Today, with the tunnel in place, it’s easy to reach Gásadalur. That’s if you have a car, otherwise it’s still a bit of a hassle. From Tórshavn it’s a 1h drive and from the airport on Vágar it’s only 15–20m.
Múlafossur is the most accessible of all the top sights in the Faroe Islands. It’s just a flat walk from the parking, no need to hike through steep terrain with the wind and rain whipping your face.
If the weather is bad when you come here, you can for example go back as a short detour on the way to the airport on your departure day. We stayed two nights in Bøur, the village closest to Gásadalur and we went to the waterfall a second time as we had low clouds and rain the first time.
The local name of the tunnel is Gásadalstunnilin, and it’s a single-lane tunnel, 1.4km long and 3.5m wide. Construction of the tunnel started in 2004 and finished in 2006. Unlike some other single-lane tunnels, this one is lit and not totally dark. If this is your first time driving through a single-lane tunnel, this guide has good information.
The single-lane tunnels have turnouts every 100m (328ft). When you have the turnouts to the right, you must give way to oncoming traffic. An exception is when you meet a truck, then you should give way also if the turnout is to your left. It’s easy to drive in the tunnels, just keep the headlights on and don’t drive too fast.
So how can you get to Gásadalur without your own vehicle? It can be done, but it will cost you either in energy or in money. Having a car in the Faroe Islands makes life so much easier.
The problem is that there is no public transport to Gásadalur. The bus will only take you as far as to Sørvágur. From Sørvágur it’s still 9–10km left to Gásadalur.
The easiest is to take the bus to Sørvágur, the airport or Sandavágur and then a taxi the rest of the way. I don’t know how much they charge, but only ferries and helicopter rides are cheap in the Faroes. See Visit Vágar for information about taxi companies based in the area.
If you just want to take a quick look at the waterfall and snap some photos, you can take the taxi and let it wait while you walk to the viewpoint. Another option is to walk from Sørvágur and do the scenic hike to Gásadalur on the trail over the Eysturtindur mountain. In this case you can book a taxi for pickup in Gásadalur to take you back after the hike.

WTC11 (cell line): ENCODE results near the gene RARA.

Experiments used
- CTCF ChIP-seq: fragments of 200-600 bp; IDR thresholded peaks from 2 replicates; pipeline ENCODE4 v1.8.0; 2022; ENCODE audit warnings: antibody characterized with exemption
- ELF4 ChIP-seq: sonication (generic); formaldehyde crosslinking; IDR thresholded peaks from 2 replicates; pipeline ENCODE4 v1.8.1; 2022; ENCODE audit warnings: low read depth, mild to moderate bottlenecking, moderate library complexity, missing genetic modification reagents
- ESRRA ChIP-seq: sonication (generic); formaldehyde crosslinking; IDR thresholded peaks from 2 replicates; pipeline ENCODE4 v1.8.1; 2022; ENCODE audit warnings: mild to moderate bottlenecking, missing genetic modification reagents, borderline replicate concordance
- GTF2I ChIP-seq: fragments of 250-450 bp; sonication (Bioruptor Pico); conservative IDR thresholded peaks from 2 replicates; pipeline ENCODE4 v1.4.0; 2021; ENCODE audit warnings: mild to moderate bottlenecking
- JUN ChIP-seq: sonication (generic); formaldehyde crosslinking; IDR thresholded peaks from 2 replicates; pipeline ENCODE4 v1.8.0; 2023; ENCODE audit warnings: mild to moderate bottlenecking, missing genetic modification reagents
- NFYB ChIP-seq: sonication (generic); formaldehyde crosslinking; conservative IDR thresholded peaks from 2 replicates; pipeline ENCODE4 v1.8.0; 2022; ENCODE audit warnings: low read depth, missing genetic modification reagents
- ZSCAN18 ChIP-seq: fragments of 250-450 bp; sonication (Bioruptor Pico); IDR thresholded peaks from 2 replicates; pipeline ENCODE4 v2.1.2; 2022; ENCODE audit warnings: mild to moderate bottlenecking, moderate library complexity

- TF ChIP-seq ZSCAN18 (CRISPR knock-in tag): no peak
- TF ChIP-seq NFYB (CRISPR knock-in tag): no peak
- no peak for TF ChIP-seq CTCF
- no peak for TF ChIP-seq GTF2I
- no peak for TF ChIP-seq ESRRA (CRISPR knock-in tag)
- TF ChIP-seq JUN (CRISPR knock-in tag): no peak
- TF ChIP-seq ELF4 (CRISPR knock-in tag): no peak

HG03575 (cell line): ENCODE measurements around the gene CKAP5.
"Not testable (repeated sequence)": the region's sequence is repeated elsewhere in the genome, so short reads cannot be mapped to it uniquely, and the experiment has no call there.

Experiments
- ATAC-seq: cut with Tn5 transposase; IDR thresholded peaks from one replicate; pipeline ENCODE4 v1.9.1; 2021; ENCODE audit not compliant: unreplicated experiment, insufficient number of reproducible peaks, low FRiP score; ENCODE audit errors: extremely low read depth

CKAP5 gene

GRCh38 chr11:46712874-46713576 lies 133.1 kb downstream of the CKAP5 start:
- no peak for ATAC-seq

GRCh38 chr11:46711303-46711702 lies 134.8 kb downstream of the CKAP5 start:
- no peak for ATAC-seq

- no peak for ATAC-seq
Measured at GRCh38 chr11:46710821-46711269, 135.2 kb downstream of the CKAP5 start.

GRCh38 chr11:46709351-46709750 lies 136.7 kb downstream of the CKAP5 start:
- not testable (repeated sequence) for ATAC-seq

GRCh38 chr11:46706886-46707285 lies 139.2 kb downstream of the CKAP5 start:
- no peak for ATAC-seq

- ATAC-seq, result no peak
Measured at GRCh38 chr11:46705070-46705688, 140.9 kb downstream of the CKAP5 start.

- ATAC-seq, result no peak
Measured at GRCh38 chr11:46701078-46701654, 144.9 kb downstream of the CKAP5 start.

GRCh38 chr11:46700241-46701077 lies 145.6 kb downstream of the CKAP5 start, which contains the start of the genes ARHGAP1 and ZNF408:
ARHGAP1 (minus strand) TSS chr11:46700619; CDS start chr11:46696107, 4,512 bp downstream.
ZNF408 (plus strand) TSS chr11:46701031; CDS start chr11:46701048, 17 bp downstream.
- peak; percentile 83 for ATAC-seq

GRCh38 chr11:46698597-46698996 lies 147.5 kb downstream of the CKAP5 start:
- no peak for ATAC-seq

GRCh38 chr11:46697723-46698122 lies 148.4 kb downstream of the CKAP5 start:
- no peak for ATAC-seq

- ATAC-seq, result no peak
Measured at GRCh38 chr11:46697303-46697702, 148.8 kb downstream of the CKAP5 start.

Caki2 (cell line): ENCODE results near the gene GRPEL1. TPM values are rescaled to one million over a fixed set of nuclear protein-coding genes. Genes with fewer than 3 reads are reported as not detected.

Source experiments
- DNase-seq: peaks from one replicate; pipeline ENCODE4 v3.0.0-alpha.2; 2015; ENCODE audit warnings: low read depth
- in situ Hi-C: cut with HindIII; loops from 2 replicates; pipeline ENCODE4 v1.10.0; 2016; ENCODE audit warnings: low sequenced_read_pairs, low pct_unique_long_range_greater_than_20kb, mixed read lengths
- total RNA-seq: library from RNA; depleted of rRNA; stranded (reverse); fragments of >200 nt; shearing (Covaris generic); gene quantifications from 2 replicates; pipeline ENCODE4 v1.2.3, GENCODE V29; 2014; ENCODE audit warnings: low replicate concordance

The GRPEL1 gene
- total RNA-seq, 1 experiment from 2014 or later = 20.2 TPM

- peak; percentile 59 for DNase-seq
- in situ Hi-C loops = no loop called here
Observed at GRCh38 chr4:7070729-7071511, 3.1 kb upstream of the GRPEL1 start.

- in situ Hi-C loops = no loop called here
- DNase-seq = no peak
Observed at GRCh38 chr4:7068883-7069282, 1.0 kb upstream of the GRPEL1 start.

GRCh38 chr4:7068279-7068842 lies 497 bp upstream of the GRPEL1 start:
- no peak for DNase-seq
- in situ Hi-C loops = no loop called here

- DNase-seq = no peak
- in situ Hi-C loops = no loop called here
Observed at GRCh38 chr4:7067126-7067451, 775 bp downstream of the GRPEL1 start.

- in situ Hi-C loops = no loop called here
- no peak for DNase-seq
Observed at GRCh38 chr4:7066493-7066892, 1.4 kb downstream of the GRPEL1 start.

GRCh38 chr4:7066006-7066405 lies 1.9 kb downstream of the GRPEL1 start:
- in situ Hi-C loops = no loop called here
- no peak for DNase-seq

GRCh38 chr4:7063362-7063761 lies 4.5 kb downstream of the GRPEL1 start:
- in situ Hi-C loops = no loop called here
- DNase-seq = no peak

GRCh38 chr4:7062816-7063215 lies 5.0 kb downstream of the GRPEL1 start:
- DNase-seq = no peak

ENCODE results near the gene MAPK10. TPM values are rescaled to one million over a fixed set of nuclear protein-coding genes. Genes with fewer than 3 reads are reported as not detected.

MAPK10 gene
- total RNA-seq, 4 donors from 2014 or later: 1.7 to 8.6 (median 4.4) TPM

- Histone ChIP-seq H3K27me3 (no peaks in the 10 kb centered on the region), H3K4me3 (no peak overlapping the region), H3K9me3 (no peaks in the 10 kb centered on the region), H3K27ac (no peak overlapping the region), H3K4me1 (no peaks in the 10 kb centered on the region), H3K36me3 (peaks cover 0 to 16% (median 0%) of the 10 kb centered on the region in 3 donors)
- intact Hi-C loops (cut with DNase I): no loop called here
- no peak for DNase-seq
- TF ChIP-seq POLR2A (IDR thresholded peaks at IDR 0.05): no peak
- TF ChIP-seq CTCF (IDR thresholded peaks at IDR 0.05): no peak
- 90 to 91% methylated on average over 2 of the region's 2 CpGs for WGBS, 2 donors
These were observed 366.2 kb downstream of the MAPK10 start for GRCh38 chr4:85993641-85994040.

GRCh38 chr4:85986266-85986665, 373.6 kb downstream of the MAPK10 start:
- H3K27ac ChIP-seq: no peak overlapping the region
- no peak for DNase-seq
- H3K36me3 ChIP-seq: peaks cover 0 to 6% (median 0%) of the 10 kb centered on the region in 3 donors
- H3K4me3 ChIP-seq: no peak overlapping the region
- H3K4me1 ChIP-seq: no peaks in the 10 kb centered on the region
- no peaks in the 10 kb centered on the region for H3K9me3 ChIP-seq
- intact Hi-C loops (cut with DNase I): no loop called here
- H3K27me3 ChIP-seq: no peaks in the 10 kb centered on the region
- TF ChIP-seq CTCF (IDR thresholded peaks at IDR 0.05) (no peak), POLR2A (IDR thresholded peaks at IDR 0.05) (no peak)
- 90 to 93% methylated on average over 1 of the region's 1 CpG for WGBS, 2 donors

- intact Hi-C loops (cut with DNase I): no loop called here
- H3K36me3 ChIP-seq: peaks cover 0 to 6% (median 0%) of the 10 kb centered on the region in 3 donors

If you are ok with hitchhiking, you can also catch a ride with a local or a tourist. I couldn’t find any helicopter departures for Gásadalur so that option isn’t available anymore.
Before there was a road to Gásadalur, the village mailman hiked to Bøur several times per week to deliver the mail. The path he followed, the old postal route, is now popular among hikers. The trail runs close to the edge of the mountain and on a clear day you have great views of Sørvágsfjørður, Tindhólmur and Mykines.
We didn’t have time in our schedule to do this hike, but if you can do it on a day with decent weather, I think it’s worth the time and effort. You can do it with or without a guide, see hiking.fo for more information and photos from the hike.
There is no shortage of scenic roads in the Faroe Islands, they are everywhere. The most beautiful sections of road are called buttercup routes. They are marked in green on the road map you can pick up for free at the airport when you arrive.
The road between Bøur and Gásadalur is a buttercup route so when you drive to see Múlafossur you have great scenery on the way. The road flanks Sørvágsfjørður and around the point where it turns inland towards the tunnel, Tindhólmur and Drangarnir are right across the fjord.
Vágar has several of the best sights in the Faroes and it’s worth spending two days on the island. You just have to see Lake Sørvágsvatn, a unique and magic location. The Drangarnir sea stacks is a half-day hike with amazing views. The Trøllkonufingur viewpoint is close to Sandavágur.
A popular activity is to make a day trip to Mykines to see puffins and hike to a lighthouse. It’s not on Vágar, but the ferry to Mykines departs from Sørvágur.